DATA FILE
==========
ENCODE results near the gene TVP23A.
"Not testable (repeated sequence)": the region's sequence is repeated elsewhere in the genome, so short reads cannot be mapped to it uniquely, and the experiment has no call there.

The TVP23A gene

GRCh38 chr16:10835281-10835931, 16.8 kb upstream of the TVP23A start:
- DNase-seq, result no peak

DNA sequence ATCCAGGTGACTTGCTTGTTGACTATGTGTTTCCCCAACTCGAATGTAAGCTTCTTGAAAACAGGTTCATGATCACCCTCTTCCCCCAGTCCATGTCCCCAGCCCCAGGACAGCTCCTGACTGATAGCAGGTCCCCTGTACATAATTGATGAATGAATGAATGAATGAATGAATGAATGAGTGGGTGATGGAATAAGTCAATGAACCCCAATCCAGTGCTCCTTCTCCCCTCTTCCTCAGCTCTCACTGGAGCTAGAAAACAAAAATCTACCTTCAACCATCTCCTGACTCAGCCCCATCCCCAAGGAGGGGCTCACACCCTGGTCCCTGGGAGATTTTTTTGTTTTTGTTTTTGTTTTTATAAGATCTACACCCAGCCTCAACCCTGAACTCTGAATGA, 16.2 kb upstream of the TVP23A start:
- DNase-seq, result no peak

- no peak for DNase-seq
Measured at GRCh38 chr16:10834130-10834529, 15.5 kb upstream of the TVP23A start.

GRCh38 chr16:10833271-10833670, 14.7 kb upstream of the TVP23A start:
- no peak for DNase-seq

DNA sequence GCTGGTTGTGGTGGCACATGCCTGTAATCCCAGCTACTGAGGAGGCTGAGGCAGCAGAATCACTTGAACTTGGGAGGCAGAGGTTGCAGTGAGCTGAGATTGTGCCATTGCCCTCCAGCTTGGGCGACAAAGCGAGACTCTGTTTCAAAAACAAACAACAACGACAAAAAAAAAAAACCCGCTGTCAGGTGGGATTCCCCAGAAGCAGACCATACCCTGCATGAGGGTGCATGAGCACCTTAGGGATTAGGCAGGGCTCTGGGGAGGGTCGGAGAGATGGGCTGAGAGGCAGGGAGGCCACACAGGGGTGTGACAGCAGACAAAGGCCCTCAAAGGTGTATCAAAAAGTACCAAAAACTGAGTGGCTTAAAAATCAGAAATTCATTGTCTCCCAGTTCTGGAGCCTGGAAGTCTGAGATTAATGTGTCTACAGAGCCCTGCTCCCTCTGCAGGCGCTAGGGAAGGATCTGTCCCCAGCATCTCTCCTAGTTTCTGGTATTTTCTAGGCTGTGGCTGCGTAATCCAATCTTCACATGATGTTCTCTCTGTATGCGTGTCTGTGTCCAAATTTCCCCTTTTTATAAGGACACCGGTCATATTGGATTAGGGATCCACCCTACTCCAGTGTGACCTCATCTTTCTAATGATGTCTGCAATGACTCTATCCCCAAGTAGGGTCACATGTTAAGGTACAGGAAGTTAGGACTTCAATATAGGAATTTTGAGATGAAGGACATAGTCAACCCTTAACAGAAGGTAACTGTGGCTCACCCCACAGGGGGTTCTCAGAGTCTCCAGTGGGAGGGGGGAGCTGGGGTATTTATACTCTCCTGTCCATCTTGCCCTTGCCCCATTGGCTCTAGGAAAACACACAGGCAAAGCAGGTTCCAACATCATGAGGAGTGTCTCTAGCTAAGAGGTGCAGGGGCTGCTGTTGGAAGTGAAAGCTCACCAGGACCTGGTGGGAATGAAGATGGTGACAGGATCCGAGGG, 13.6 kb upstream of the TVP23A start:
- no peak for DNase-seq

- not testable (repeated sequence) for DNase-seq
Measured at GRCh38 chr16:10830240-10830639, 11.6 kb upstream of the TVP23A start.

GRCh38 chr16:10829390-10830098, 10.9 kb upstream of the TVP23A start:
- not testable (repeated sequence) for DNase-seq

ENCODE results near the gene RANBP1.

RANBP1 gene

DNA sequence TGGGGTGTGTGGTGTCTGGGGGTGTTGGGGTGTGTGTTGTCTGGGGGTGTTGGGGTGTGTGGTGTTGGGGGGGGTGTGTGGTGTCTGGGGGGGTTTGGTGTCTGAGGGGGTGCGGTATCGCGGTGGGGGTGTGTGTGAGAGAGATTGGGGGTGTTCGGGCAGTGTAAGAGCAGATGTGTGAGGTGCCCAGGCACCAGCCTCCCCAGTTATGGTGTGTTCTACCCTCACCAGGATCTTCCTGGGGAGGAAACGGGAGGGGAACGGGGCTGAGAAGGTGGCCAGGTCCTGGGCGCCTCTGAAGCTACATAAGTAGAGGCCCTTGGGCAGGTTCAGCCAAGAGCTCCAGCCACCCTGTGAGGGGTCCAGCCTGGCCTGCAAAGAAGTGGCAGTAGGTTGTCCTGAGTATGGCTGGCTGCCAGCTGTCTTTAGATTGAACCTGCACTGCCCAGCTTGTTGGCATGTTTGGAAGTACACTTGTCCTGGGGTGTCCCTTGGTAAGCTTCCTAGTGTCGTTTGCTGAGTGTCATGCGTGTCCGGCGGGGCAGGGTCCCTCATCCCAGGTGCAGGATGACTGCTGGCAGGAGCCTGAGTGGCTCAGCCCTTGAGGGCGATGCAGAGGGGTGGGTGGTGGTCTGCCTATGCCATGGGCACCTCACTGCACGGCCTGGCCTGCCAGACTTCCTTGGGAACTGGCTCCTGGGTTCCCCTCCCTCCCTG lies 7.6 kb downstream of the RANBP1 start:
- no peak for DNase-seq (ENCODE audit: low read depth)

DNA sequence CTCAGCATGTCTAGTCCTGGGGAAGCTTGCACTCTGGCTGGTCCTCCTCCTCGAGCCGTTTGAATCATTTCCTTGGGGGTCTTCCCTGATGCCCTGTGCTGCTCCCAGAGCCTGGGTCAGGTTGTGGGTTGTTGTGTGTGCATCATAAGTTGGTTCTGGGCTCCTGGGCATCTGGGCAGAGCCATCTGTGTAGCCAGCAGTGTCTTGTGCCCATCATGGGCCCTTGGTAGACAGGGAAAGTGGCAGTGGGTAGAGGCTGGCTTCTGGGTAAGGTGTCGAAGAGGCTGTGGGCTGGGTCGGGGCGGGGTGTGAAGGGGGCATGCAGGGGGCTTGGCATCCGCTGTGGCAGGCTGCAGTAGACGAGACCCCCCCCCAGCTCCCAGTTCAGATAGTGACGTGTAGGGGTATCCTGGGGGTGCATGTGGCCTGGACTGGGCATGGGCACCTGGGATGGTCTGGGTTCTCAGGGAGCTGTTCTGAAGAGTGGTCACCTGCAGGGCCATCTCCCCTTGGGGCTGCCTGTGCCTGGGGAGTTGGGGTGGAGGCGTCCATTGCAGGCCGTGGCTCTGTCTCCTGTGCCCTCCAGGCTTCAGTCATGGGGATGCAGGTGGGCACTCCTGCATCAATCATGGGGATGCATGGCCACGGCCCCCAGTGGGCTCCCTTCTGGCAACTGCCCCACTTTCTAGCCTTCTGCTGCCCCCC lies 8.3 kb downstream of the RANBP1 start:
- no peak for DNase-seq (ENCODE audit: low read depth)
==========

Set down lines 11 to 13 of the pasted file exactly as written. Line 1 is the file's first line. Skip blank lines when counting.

- no peak for DNase-seq

DNA sequence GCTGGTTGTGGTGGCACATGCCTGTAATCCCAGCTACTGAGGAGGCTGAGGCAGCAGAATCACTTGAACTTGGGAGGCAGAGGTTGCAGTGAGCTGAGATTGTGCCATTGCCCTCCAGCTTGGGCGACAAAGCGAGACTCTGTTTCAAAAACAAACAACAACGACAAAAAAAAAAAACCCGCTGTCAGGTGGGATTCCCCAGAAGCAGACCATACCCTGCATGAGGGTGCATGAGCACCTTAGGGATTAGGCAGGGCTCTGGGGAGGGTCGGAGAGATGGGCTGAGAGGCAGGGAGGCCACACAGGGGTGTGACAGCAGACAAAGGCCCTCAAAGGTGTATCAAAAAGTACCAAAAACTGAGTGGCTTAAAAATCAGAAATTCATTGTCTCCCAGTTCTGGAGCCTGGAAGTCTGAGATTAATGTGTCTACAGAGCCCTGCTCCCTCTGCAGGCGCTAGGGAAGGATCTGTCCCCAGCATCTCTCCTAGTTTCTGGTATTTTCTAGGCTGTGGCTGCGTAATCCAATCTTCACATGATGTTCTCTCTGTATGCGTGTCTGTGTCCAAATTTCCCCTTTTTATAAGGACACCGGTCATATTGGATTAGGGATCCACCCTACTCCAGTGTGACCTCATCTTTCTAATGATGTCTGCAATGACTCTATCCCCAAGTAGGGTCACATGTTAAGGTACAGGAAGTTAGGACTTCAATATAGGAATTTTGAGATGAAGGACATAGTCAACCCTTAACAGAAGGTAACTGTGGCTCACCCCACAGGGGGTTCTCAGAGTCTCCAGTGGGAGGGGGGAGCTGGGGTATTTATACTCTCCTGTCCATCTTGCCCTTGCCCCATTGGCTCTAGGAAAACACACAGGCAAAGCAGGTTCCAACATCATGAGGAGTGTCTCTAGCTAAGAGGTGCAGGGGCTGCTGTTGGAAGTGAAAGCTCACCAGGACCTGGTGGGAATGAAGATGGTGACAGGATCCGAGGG, 13.6 kb upstream of the TVP23A start:
- no peak for DNase-seq